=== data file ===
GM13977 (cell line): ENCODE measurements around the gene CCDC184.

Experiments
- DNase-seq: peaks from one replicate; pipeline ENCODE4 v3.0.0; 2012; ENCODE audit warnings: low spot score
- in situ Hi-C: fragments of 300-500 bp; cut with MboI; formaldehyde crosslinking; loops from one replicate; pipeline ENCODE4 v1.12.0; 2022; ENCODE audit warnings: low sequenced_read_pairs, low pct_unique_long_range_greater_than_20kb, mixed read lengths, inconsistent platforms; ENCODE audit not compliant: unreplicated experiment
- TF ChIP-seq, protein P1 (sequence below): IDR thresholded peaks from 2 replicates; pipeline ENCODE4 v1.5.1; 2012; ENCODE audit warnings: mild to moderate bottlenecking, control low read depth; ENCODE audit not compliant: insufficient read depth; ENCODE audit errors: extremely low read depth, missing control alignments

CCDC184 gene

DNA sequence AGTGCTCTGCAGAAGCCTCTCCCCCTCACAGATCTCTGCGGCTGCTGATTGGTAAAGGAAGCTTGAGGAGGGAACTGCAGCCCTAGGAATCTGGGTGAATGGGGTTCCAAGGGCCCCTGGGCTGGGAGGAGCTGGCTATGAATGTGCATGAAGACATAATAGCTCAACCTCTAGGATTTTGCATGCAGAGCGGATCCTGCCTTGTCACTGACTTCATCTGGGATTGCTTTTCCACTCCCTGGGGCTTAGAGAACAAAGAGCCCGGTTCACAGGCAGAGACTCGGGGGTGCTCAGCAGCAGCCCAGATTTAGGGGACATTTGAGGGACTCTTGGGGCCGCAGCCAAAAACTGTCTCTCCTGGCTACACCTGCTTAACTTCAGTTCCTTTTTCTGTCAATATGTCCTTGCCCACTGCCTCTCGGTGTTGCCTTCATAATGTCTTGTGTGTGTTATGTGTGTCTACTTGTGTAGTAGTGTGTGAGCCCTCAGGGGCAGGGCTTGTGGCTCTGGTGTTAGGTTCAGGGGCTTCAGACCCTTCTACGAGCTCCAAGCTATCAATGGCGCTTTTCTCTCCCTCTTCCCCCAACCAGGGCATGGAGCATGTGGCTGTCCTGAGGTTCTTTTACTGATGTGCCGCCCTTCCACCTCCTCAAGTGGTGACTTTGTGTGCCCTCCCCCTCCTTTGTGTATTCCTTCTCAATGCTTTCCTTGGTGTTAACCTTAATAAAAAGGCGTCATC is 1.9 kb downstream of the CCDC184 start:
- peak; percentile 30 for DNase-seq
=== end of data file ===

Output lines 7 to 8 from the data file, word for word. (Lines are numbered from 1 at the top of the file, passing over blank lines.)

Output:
DNA sequence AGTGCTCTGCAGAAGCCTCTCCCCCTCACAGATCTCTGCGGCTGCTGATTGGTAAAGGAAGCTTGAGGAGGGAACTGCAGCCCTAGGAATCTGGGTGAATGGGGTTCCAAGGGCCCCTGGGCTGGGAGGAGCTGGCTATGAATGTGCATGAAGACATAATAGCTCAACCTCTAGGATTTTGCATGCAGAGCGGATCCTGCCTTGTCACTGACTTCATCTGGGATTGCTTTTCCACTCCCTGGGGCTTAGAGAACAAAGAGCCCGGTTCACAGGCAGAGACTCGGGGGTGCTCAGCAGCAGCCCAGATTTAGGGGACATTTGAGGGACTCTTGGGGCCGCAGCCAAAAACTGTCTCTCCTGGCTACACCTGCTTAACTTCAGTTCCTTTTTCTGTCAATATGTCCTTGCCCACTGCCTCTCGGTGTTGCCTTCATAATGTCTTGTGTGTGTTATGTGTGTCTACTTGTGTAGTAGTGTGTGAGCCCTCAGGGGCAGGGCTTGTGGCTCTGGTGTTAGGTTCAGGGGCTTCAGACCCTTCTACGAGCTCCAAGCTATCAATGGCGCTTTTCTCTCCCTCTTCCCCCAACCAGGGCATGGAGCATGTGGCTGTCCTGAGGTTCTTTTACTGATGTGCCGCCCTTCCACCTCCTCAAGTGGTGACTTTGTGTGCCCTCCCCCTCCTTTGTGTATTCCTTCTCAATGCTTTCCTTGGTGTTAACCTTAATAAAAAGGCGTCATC is 1.9 kb downstream of the CCDC184 start:
- peak; percentile 30 for DNase-seq